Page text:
Yes, having LeBron, the best player of his generation, joined by Davis and Leonard would drive a lot of interest. The Lakers would be the greatest show on hardwood, a traveling attraction in every city they visit. And, yes, dynasties are the backbone of NBA history. The Celtics-Lakers rivalry led by Larry Bird and Magic Johnson revived the game in the 1980s, then Michael Jordan and the Chicago Bulls took the sport worldwide in the 1990s. Maybe it wouldn’t be such a bad thing for the NBA if the Lakers were either loved or loathed. But that brings me back to the Kawhi question: If Leonard goes to the Lakers, the entire conversation will be about one team; if he stays in Toronto or goes to the Clippers, the conversation becomes wide open.
How wild is it that the Lakers are gambling another year of LeBron’s prime for the chance to sign Kawhi? While they’ve waited on him, pretty much all the players they could have used to fill the roster around LeBron and AD—still a title contender—have vanished. The other All-Stars, like Irving and Horford, are signed. The high-end role players like Brogdon, JJ Redick, and Bogdanovic have been identified by other teams on the rise. Even the the Al-Farouq Aminu and Trevor Ariza types have caught on elsewhere. The Lakers don’t want to be one of many contenders; they want to be the only contender, the “we are no longer taking bets” favorite that inspires fear in the rest of the league. But if the Lakers don’t get Kawhi, they’d have to fill their roster—which currently has only LeBron, AD, Kyle Kuzma, and rookie second-rounder Talen Horton-Tucker—with mostly scraps. Waiting on Kawhi is a massive risk, and quite an admirable one.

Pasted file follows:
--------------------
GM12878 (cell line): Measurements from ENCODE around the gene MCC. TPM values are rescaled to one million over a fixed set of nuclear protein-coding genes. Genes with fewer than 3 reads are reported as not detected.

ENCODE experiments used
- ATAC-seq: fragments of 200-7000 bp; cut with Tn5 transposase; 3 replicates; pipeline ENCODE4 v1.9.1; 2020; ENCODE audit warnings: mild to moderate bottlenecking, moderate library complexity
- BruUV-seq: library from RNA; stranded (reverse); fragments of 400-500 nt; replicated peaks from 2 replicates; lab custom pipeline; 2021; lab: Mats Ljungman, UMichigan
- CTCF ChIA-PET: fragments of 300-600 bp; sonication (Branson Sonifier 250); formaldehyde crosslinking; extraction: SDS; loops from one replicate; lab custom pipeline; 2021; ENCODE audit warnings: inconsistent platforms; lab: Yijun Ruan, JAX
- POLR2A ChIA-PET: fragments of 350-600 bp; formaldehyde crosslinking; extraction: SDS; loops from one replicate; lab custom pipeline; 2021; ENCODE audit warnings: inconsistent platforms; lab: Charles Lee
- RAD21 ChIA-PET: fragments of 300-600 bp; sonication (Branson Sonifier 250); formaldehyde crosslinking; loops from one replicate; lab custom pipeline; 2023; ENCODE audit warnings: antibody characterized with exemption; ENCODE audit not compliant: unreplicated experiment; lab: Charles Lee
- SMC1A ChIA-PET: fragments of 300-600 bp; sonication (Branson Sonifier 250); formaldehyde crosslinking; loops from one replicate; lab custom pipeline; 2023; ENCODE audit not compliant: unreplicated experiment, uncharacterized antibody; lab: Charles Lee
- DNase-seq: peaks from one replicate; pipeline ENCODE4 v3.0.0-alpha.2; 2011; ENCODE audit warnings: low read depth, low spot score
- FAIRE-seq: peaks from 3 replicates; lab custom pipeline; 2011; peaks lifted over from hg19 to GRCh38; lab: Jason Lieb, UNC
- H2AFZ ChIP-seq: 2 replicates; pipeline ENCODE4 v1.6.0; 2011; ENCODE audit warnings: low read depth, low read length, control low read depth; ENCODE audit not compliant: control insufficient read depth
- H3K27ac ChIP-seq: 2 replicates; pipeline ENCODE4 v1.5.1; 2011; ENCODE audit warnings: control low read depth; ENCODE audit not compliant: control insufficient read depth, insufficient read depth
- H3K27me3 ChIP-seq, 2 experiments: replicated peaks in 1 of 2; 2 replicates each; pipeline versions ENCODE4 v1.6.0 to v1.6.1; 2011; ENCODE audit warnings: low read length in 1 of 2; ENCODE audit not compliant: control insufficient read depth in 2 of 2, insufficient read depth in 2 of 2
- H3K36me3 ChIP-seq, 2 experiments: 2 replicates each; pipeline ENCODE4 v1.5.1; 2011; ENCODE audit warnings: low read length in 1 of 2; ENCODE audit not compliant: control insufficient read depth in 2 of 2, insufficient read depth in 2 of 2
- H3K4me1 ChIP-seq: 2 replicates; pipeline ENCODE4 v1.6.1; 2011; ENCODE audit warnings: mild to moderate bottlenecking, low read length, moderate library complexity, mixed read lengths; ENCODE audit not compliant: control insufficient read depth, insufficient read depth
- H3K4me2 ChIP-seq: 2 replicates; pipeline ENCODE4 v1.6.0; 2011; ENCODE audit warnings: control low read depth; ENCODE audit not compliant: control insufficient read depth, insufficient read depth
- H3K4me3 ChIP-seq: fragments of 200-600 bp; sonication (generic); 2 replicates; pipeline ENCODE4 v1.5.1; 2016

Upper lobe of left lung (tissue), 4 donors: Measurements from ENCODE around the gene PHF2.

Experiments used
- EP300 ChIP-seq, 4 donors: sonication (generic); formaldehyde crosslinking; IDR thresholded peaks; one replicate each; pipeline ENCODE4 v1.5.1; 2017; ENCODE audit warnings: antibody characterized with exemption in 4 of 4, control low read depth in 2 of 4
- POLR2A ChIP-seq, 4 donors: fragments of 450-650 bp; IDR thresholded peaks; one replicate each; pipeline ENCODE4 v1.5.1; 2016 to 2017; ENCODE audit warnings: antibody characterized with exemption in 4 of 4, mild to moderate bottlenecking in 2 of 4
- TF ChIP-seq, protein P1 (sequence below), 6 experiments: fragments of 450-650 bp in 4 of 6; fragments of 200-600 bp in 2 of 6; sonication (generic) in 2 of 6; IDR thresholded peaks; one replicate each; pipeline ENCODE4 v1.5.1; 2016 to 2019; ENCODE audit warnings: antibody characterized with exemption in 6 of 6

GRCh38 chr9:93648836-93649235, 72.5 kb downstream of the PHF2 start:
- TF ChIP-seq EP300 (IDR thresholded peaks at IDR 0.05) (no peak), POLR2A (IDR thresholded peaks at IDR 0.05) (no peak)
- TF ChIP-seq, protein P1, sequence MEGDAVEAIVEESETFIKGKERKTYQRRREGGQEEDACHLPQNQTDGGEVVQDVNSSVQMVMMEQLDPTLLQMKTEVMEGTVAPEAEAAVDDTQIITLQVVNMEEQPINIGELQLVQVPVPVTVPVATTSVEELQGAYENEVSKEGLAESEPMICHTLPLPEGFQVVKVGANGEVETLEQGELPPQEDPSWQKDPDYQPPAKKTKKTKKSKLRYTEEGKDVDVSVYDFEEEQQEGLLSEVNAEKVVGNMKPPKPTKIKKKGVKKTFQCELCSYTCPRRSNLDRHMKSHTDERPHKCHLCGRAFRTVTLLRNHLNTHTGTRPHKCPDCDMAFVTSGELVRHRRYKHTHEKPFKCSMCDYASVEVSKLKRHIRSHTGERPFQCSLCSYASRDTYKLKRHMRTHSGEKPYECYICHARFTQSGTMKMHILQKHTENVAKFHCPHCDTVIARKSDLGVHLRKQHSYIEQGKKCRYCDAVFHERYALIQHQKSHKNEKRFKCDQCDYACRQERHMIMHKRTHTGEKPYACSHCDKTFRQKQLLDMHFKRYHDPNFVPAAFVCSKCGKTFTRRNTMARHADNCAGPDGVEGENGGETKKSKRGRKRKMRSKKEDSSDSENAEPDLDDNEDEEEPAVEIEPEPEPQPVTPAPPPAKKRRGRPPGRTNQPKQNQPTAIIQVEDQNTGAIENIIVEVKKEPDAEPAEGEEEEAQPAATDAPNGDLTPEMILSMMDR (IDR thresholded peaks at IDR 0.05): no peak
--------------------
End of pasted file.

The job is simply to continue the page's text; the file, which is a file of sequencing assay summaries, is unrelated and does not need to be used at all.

If the Lakers do get Kawhi, Rob Pelinka would have a lot of work to do to build a complete roster using league minimum contracts. The team would need shooting at the wing position, and the best options might be Jared Dudley and Iman Shumpert, or J.R. Smith if he becomes a free agent. They’d need bigs, which means turning to Nerlens Noel, Kosta Koufos, or JaVale McGee. Seth Curry, Rajon Rondo, or Tyus Jones stand out as options at point guard. Depth will matter for the Lakers, with or without Kawhi. Davis and Leonard haven’t been the most durable players. LeBron is getting old, and no one is invincible.
The thing is: It’s not really up to LeBron. It’s up to Kawhi. Everything is.